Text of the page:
Physical construction: The control system is to fit into a wall mount sealed cabinet in a typical machine shop, with no external ventilation. All devices are within 20 cable feet of the enclosure. An operator pendant station containing 16 of the 24VDC inputs, one 24VDC pilot light and the 4 line operators display is mounted 20 cable feet from the control enclosure.
System 2:
220 inputs 120VAC.
60 outputs 120VAC.
1 Axis incremental encoder.
6 Axis Temposonic
with servo control for each axis -10 to +10VDC, 28 inch/s control to 0.001”.
Speed requirement 20ms update maximum.
External communications network existing, Data Highway+, must offer a data file of 200 items for external monitoring (by an outside processor). Operators display with 4 display pages (machine overview, axis diagnostics, production reporting, annunciator)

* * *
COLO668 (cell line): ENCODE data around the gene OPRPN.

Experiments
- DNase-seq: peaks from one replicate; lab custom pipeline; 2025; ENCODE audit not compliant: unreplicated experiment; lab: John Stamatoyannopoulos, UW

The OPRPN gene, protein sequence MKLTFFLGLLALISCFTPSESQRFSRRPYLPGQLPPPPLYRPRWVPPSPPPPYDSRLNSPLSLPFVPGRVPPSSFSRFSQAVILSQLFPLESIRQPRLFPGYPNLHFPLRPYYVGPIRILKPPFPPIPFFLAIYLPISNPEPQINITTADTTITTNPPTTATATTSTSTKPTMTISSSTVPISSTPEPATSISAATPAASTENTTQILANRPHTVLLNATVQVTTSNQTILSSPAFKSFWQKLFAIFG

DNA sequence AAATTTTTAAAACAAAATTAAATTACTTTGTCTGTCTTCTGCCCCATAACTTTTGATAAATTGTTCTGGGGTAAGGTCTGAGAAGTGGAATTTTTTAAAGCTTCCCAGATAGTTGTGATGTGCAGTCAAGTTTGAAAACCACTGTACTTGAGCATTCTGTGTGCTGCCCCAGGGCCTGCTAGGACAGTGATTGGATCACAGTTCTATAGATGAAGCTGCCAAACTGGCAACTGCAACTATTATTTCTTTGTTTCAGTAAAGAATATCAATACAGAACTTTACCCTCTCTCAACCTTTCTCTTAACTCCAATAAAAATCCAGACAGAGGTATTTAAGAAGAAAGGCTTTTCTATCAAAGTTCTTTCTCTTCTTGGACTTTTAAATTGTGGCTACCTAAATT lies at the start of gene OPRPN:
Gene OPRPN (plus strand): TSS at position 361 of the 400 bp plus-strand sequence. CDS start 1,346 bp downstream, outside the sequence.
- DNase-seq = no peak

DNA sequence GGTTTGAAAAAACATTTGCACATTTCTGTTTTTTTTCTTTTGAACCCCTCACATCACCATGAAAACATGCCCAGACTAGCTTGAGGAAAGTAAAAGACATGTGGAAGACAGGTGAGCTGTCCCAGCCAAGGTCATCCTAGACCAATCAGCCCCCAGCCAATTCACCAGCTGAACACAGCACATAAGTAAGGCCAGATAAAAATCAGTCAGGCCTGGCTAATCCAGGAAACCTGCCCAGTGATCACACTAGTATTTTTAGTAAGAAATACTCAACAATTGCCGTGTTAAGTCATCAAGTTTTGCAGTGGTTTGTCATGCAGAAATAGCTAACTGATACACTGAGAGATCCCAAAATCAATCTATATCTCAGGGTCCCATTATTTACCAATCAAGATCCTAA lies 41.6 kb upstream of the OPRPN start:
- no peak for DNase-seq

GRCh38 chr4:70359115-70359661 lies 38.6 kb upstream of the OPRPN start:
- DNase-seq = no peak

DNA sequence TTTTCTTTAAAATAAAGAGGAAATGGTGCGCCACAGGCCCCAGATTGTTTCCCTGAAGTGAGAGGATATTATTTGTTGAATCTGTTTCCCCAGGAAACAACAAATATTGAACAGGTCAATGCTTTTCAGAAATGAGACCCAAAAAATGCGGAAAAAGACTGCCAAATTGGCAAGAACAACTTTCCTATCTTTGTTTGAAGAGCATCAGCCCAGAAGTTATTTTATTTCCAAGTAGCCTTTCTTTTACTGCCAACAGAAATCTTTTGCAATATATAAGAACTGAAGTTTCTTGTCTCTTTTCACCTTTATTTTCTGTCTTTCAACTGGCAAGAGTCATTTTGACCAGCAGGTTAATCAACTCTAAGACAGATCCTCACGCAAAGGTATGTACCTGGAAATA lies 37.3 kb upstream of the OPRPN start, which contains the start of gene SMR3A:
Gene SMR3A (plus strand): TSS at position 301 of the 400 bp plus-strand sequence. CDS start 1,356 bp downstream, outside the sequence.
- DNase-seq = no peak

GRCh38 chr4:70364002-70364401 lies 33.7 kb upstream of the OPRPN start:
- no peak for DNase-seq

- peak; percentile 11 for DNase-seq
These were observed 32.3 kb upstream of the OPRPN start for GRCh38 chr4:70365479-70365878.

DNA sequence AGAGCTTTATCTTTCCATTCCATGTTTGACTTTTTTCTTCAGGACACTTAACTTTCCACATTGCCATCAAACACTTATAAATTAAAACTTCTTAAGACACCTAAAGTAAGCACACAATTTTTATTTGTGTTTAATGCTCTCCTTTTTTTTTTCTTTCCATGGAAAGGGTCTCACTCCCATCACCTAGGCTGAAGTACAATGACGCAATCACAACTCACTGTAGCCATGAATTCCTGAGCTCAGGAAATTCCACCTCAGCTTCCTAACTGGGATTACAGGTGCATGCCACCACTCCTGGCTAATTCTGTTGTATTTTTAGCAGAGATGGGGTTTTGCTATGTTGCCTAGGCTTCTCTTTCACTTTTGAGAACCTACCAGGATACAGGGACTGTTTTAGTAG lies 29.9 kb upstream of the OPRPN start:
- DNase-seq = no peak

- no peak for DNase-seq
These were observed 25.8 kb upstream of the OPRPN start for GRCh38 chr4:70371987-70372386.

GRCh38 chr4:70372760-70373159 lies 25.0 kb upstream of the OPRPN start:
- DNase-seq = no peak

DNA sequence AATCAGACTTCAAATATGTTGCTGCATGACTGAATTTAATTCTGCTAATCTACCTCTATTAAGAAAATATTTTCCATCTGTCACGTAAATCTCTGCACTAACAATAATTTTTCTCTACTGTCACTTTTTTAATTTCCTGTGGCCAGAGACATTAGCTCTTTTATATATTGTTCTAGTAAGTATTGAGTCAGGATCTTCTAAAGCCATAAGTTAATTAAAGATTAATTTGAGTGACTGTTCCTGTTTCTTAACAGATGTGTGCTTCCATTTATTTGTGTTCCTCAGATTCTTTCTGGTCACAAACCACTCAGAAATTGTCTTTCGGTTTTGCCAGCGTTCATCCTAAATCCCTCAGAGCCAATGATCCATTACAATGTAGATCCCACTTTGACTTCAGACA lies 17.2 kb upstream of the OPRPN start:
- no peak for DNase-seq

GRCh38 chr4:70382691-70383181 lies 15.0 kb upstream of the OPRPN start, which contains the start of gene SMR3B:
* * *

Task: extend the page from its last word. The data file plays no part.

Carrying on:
Physical construction: The control system is to fit into a floor mount sealed cabinet in a dusty sawmill production floor setting, with no external ventilation and continual moderate vibration. All devices are within 80 cable feet of the enclosure. An operator control station containing 34 of the inputs, 12 outputs and the operators display is mounted 30 cable feet from the control enclosure.
System 3:
600 Input
400 Output
4 Analog outputs 4-20mA.
Modbus communication to protective relays (Multilin 269+).
Data Highway+ communication to VFD’s.
A secure modem tie in is required for long distance phone based troubleshooting of equipment.
Speed requirement 25ms update maximum.
Physical construction: The control system is to fit into a floor mount sealed cabinet in a (possibly hot to 40deg.C) electrical control room setting, with no external ventilation. All devices are within 300 cable feet of the enclosure.